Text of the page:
What are the requirements of the UCPA?
Utah consumers are granted a set of data subject rights and consent rights businesses must fulfill. If your business is subject to UCPA, here are the rights you’re legally obligated to enable consumers to exercises.
Data subject requests (DSRs) are requests that users can make to exercise control over the personal information businesses collect on them.
Under UCPA, Utah residents have the following consumer rights:
|Right to Know and Access||Consumers are allowed to request to know if a company is collecting and processing their personal information, and access what personal data that company has on them.|
|Right to Delete||Consumers are allowed to request the deletion of all of the personal data a company has on them. This also extends to the personal data held by data processors, third-party vendors, or subcontractors.|
|Right to Data Portability||Consumers are allowed to request a copy of the data a company holds on them in a machine-readable format.|
Unlike other state privacy laws, Utah residents do not have the right to correct information that they believe to be incorrect, nor do they have the the right to appeal when a business denies a data subject request.
Like other state privacy laws, though, UCPA mandates that businesses respond to consumers' requests within 45 days. They can also extend for an additional 45 days if needed to process complicated requests.
Connecticut's privacy law also grants specific consent rights for consumers to exercise control over how their personal data is processed by businesses. Under CTDPA, businesses must enable consumers to submit their consent preferences online. Here are the opt-out and opt-in consent rights Colorado residents have:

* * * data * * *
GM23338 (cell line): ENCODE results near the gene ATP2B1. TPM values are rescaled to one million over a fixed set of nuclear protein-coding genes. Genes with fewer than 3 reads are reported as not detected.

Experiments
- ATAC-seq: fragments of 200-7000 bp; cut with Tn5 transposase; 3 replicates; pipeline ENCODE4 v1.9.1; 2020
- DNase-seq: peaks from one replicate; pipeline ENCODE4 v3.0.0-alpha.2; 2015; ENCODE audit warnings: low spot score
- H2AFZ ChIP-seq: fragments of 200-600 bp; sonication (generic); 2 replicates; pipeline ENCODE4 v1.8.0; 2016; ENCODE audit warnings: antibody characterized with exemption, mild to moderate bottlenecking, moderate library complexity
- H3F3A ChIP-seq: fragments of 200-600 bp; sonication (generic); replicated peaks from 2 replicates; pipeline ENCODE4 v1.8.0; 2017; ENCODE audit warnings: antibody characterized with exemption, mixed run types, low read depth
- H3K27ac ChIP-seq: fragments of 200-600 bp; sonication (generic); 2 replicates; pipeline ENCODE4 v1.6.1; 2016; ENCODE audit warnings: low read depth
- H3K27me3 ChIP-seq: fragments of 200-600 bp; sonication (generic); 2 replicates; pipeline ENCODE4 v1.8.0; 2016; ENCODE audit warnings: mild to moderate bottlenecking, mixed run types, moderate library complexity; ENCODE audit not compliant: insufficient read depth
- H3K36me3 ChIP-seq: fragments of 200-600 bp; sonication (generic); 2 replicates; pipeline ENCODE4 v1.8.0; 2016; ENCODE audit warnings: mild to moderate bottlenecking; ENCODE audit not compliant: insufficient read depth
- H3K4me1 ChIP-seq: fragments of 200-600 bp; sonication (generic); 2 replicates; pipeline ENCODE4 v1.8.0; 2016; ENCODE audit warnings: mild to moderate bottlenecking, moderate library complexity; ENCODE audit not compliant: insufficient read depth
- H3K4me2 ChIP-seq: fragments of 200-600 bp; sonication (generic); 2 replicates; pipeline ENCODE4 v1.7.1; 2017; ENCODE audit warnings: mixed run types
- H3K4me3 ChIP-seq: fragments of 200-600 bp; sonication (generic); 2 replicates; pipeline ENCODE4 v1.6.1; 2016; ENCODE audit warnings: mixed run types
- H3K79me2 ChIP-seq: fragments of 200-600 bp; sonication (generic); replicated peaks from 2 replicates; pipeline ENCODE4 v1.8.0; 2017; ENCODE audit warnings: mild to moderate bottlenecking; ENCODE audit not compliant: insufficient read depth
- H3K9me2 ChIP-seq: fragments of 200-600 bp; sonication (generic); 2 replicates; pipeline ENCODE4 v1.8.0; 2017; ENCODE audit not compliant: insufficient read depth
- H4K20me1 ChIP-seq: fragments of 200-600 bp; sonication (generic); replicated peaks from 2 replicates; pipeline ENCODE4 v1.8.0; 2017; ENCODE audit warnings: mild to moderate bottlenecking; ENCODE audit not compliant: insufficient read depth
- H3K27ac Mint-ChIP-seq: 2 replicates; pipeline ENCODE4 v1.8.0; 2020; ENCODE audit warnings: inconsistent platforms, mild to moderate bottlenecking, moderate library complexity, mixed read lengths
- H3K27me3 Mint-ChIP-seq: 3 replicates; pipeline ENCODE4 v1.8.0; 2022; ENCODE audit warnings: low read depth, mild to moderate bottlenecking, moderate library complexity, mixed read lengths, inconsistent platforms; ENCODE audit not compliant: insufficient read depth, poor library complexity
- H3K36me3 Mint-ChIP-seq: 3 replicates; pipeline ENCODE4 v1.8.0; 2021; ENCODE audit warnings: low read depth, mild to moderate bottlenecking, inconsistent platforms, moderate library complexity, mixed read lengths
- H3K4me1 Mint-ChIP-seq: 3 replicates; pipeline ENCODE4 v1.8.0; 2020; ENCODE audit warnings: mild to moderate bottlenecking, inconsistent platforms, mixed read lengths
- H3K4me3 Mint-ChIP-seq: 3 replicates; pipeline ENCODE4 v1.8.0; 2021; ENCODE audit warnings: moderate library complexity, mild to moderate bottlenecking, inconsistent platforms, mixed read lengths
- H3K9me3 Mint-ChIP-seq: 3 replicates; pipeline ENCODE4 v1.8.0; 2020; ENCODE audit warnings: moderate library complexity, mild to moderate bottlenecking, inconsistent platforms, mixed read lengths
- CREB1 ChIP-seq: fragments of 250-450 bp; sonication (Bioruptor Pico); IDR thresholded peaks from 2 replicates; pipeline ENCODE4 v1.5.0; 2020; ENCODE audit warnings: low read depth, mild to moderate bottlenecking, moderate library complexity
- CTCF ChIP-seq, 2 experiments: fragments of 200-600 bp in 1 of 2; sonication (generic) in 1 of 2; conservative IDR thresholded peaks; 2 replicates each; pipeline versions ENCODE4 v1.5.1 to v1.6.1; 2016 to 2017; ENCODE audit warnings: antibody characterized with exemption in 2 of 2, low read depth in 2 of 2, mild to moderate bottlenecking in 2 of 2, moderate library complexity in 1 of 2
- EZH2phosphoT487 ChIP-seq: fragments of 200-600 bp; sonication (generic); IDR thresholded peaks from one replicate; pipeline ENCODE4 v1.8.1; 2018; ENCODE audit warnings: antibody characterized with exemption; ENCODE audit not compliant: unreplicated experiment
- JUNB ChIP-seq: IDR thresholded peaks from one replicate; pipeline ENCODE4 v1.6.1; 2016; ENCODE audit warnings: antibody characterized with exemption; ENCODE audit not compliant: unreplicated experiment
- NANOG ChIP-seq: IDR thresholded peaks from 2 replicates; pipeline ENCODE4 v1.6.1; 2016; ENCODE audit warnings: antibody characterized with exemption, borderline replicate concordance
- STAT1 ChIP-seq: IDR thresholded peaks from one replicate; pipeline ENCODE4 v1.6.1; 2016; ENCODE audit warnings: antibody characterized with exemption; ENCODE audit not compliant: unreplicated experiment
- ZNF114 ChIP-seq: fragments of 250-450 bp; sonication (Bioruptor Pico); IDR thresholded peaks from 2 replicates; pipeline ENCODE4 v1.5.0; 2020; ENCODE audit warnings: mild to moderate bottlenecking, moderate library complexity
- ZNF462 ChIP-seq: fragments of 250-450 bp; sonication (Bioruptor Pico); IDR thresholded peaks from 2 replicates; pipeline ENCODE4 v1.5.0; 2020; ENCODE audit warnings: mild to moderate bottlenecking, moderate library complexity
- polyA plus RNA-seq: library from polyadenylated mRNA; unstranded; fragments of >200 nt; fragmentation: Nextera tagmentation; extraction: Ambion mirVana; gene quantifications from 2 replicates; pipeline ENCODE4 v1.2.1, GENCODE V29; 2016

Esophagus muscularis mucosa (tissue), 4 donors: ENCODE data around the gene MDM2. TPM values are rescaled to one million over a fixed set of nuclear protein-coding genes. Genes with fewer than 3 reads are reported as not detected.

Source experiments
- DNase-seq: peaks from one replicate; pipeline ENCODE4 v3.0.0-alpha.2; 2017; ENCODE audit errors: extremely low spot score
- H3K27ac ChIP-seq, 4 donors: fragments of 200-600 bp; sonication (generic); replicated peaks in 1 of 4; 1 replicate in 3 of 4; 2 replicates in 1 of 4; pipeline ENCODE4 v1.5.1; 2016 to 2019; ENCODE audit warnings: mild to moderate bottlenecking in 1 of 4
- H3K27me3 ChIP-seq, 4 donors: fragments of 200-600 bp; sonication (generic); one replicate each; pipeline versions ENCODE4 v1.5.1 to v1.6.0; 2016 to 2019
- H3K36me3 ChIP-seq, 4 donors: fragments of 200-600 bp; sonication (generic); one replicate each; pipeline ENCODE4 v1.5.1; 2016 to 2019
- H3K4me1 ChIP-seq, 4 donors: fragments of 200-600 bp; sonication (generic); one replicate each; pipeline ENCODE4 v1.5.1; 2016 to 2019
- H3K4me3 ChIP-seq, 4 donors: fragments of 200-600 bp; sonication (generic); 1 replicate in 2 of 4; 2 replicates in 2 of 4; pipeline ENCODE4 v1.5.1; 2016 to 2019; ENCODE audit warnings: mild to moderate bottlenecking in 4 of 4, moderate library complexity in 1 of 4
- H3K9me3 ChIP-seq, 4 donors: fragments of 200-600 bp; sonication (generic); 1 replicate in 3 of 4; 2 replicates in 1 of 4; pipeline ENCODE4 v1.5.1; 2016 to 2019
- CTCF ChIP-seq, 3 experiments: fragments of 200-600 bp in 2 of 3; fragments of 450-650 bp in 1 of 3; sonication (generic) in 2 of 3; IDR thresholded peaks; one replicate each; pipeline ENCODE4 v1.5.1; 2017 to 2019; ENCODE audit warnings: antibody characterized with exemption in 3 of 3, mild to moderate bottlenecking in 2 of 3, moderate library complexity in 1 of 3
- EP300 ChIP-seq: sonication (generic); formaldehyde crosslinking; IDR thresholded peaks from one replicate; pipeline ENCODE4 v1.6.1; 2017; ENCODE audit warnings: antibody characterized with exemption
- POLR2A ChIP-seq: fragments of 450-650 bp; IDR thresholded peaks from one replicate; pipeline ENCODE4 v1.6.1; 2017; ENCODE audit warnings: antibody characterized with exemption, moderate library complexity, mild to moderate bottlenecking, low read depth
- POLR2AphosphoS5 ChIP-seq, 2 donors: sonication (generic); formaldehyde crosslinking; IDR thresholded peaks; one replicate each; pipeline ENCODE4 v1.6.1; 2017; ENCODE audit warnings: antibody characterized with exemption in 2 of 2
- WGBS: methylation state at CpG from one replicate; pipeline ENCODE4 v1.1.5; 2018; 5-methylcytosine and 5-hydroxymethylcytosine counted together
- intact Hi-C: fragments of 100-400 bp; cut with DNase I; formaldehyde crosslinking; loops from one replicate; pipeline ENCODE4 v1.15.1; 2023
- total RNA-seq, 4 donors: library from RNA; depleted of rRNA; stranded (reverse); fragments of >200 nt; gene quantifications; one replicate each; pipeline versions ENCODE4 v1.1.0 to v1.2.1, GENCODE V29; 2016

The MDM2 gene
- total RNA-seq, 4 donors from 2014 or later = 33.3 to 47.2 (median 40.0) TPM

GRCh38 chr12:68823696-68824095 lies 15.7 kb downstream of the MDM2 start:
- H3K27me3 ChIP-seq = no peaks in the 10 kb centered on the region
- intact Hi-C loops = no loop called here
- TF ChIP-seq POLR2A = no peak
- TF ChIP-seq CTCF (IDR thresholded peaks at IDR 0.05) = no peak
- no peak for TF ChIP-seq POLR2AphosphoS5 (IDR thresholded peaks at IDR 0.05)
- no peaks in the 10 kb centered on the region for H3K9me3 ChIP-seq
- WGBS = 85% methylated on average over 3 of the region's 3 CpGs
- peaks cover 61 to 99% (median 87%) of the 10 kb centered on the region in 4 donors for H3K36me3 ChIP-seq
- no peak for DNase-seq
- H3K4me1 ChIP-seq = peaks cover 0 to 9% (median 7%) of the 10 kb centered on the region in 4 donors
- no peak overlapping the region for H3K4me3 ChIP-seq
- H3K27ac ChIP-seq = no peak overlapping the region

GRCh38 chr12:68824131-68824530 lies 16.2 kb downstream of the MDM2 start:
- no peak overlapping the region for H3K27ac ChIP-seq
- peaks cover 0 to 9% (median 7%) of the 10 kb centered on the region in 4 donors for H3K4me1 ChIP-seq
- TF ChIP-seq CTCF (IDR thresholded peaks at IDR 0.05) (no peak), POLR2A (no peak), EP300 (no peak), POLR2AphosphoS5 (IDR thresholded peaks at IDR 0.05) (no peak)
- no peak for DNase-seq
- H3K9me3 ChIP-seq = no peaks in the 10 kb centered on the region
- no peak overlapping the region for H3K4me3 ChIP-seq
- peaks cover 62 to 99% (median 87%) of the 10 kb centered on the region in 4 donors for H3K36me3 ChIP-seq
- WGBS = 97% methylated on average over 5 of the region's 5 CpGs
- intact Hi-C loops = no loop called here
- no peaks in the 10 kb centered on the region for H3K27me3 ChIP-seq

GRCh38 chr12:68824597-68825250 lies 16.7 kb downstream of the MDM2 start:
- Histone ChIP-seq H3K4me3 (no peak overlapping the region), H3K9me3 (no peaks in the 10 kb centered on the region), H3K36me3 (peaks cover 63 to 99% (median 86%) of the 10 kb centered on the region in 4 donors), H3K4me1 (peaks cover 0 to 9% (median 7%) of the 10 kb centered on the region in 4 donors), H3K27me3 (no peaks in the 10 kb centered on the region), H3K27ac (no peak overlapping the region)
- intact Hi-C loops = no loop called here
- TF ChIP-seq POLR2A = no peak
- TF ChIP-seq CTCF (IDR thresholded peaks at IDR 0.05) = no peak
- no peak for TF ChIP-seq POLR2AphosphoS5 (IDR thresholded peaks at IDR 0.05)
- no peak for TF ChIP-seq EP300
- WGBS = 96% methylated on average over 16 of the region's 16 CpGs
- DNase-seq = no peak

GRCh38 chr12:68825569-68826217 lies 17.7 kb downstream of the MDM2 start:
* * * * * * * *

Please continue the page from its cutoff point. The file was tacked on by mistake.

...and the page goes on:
|Targeted Advertising||Displaying advertisements to a consumer where the advertisement is selected based on personal data obtained from that consumer's activities over time and across nonaffiliated websites or online applications to predict such consumer's preferences or interests.|
|Sale of Personal Data||The exchange of personal data for monetary consideration by the controller to a third party|
|The Processing of Sensitive Data|
Notably, UCPA does not allow the ability to opt out of profiling, or even mentions profiling at all it in the text. Utah’s privacy law also does not require businesses to recognize a universal opt-out mechanism. Unlike other state privacy laws, Utah consumers have to opt out of the processing of their sensitive data.
UCPA does require opt-in consent form a parent or legal guardian before processing the data of a known child (under 13 years old). They must also obtain users' affirmative consent before collecting data for a secondary use that is not stated in its privacy notice.
Businesses must communicate how users can exercise their consent rights through Privacy Notices on their websites.
One unique aspect of UCPA is its layered enforcement approach to privacy violations between the Division of Consumer Protection and the Attorney General of Utah.
The "Division's" enforcement powers include receiving consumer complaints about controllers' alleged privacy violations. The Division can investigate these complaints and refer them to the Attorney General to address. They can also assist the Attorney General in enforcement actions.
The Attorney General of Utah has exclusive authority over enforcing the Utah Consumer Privacy Act. That means consumers do not have a private right of action and cannot directly sue companies over privacy violations.
If a privacy violation is found, businesses have a 30-day cure period to correct it. If violations are not corrected in time, businesses could face a civil penalty of up to $7,500 per violation. Utah's cure period will not expire like in Colorado and Connecticut, so businesses your business does not need to prepare for this.